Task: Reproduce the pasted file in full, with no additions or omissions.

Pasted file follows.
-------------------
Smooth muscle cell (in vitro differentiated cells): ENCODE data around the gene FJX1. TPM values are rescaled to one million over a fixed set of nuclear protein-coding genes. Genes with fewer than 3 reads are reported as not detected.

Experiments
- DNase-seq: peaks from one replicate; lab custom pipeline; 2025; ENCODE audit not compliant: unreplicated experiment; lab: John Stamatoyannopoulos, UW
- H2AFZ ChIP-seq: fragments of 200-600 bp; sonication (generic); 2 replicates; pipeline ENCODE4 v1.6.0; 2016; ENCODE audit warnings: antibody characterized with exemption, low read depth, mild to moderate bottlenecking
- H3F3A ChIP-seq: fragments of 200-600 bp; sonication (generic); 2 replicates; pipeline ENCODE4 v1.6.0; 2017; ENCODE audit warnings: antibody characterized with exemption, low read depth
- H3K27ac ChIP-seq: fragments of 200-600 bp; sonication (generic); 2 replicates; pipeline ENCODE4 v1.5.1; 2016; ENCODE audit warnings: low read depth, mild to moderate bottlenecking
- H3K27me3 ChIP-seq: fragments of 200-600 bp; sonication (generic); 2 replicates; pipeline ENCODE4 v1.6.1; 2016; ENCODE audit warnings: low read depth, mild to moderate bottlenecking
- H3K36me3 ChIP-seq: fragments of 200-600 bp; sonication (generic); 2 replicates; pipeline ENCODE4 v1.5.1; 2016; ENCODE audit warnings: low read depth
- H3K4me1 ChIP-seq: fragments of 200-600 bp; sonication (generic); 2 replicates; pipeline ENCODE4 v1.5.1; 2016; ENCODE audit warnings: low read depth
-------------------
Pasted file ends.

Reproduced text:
Smooth muscle cell (in vitro differentiated cells): ENCODE data around the gene FJX1. TPM values are rescaled to one million over a fixed set of nuclear protein-coding genes. Genes with fewer than 3 reads are reported as not detected.

Experiments
- DNase-seq: peaks from one replicate; lab custom pipeline; 2025; ENCODE audit not compliant: unreplicated experiment; lab: John Stamatoyannopoulos, UW
- H2AFZ ChIP-seq: fragments of 200-600 bp; sonication (generic); 2 replicates; pipeline ENCODE4 v1.6.0; 2016; ENCODE audit warnings: antibody characterized with exemption, low read depth, mild to moderate bottlenecking
- H3F3A ChIP-seq: fragments of 200-600 bp; sonication (generic); 2 replicates; pipeline ENCODE4 v1.6.0; 2017; ENCODE audit warnings: antibody characterized with exemption, low read depth
- H3K27ac ChIP-seq: fragments of 200-600 bp; sonication (generic); 2 replicates; pipeline ENCODE4 v1.5.1; 2016; ENCODE audit warnings: low read depth, mild to moderate bottlenecking
- H3K27me3 ChIP-seq: fragments of 200-600 bp; sonication (generic); 2 replicates; pipeline ENCODE4 v1.6.1; 2016; ENCODE audit warnings: low read depth, mild to moderate bottlenecking
- H3K36me3 ChIP-seq: fragments of 200-600 bp; sonication (generic); 2 replicates; pipeline ENCODE4 v1.5.1; 2016; ENCODE audit warnings: low read depth
- H3K4me1 ChIP-seq: fragments of 200-600 bp; sonication (generic); 2 replicates; pipeline ENCODE4 v1.5.1; 2016; ENCODE audit warnings: low read depth